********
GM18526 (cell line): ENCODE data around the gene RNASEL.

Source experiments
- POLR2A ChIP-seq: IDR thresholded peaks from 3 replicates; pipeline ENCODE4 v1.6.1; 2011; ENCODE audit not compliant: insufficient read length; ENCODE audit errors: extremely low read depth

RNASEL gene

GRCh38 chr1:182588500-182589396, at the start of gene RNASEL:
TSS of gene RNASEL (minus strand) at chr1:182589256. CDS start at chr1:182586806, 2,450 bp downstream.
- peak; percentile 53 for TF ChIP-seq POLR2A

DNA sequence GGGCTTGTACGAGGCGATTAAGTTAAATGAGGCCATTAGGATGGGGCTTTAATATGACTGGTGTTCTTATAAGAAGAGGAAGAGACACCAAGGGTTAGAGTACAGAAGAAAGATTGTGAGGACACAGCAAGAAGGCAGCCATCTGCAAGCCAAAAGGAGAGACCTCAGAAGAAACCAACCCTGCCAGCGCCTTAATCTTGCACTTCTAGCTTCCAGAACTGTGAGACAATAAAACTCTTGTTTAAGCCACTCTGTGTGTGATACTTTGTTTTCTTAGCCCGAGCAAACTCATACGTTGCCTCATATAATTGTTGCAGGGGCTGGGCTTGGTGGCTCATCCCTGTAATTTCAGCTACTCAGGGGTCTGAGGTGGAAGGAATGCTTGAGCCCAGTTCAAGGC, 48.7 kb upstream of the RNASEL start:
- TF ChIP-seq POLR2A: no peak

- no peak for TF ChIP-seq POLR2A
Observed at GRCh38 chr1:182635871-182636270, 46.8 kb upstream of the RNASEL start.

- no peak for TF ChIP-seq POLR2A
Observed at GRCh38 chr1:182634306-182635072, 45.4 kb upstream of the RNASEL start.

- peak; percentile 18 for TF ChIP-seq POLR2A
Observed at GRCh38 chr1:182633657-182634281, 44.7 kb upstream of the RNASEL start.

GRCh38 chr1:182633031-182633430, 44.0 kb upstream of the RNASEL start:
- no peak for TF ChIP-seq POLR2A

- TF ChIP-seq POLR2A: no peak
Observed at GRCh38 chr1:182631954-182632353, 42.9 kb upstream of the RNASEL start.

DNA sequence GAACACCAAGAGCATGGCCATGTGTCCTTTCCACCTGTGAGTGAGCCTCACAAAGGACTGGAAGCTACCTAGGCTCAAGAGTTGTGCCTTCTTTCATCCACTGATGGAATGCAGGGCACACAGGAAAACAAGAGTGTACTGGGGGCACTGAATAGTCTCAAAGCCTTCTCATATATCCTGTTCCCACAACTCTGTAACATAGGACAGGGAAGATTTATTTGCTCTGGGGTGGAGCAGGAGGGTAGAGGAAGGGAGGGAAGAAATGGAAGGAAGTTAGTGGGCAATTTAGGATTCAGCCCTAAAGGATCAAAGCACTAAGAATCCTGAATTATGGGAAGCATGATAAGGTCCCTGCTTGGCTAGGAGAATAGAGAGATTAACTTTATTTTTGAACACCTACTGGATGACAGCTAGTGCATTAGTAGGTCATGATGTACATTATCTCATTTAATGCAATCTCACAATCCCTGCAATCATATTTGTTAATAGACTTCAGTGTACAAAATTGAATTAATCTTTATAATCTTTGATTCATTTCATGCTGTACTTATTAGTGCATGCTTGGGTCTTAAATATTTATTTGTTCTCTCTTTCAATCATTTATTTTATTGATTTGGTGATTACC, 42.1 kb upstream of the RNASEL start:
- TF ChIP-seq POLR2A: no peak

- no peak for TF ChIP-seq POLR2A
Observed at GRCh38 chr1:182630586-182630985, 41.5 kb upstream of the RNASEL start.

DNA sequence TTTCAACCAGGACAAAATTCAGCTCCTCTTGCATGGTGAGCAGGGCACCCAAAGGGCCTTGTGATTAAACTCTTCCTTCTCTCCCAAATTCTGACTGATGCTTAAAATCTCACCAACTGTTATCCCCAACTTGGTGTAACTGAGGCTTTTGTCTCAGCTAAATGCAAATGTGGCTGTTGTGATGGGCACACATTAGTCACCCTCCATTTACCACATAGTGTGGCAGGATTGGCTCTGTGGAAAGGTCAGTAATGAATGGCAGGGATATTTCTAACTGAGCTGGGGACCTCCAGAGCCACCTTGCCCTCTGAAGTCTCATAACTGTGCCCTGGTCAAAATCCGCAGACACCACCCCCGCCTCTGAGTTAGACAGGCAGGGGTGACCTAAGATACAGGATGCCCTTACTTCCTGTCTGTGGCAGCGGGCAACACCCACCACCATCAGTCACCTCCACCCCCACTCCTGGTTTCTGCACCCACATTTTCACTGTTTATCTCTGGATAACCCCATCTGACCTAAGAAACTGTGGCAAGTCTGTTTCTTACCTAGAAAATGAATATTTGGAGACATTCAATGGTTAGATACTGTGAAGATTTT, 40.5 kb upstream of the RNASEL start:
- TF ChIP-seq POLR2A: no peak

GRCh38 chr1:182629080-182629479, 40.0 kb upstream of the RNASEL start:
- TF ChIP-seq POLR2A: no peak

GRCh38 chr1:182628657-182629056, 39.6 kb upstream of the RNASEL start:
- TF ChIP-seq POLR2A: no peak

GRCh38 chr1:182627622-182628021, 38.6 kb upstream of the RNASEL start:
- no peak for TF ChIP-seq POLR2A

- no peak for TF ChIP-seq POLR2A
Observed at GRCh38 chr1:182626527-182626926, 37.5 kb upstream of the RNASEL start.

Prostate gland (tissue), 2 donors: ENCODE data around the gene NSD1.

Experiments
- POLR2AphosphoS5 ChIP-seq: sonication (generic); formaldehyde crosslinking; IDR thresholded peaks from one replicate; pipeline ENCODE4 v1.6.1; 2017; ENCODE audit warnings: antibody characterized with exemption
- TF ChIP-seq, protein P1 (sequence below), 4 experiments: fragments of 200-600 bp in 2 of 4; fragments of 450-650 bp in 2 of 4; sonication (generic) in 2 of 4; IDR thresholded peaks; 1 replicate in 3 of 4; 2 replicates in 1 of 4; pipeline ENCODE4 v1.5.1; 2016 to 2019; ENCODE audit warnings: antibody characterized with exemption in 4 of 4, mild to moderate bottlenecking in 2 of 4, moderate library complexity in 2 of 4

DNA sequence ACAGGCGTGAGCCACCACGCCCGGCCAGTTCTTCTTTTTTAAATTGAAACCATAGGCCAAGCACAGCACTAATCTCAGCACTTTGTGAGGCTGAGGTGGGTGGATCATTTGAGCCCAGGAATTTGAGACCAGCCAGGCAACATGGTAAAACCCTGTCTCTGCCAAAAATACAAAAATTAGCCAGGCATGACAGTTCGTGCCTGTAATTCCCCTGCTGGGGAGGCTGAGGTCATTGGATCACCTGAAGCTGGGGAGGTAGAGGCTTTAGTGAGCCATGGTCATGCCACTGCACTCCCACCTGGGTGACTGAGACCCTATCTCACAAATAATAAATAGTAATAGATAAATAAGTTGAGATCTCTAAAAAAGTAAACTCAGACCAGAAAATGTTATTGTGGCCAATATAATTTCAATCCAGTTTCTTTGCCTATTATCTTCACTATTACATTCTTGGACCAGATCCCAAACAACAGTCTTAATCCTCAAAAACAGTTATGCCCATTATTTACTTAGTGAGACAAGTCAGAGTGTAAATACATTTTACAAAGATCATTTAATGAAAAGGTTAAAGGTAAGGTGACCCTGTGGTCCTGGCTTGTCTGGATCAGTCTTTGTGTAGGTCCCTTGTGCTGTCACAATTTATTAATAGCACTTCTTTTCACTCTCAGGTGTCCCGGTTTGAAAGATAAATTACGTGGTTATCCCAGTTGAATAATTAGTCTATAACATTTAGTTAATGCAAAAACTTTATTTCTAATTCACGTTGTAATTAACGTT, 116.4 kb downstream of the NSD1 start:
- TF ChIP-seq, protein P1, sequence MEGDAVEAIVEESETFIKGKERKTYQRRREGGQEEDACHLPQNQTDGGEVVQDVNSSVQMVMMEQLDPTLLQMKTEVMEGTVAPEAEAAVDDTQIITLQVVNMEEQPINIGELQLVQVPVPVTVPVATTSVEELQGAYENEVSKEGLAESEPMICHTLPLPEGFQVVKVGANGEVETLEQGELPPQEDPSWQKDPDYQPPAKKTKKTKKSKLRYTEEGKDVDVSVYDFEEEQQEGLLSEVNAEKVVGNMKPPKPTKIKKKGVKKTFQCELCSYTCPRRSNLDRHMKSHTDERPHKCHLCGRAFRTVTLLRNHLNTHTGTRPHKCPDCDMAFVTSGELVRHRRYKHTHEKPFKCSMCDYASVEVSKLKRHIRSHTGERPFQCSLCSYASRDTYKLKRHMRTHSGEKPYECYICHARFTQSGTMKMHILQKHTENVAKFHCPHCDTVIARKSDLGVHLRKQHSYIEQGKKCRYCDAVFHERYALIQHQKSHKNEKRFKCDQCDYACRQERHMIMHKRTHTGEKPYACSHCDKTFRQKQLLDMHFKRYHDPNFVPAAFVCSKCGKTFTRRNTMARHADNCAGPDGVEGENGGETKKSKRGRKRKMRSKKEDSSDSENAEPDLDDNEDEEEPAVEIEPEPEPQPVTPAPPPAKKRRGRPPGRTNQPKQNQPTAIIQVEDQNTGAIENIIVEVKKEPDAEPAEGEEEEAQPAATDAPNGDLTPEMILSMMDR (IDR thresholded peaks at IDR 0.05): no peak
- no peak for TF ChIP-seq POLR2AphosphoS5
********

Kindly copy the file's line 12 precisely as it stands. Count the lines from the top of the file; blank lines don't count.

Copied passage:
- no peak for TF ChIP-seq POLR2A